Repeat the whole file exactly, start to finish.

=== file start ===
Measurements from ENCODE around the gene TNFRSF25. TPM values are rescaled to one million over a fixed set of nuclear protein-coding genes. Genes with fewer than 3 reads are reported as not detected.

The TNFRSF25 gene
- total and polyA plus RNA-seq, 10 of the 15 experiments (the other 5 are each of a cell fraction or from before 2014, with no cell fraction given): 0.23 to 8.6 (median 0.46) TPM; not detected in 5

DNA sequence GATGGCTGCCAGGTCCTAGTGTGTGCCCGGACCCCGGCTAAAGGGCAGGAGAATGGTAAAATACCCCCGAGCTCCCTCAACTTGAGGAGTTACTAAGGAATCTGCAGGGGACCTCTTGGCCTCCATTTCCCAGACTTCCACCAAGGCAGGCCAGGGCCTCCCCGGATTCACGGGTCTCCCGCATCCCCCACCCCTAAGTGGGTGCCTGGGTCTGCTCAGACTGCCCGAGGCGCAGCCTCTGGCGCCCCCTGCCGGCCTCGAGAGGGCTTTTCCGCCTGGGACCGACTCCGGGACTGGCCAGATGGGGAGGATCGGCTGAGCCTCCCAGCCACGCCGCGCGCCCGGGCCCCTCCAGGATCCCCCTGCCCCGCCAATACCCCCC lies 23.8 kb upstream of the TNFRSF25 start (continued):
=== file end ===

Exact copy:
Measurements from ENCODE around the gene TNFRSF25. TPM values are rescaled to one million over a fixed set of nuclear protein-coding genes. Genes with fewer than 3 reads are reported as not detected.

The TNFRSF25 gene
- total and polyA plus RNA-seq, 10 of the 15 experiments (the other 5 are each of a cell fraction or from before 2014, with no cell fraction given): 0.23 to 8.6 (median 0.46) TPM; not detected in 5

DNA sequence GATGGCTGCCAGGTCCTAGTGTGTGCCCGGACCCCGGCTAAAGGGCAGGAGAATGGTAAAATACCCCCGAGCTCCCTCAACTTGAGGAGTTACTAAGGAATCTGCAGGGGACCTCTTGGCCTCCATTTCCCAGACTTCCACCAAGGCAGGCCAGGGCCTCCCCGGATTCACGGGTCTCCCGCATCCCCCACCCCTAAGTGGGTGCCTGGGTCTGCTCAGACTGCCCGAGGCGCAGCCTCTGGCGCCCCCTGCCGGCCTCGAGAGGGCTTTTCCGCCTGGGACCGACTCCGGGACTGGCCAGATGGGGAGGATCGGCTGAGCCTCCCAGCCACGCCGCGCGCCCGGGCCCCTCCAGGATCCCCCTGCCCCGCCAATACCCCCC lies 23.8 kb upstream of the TNFRSF25 start (continued):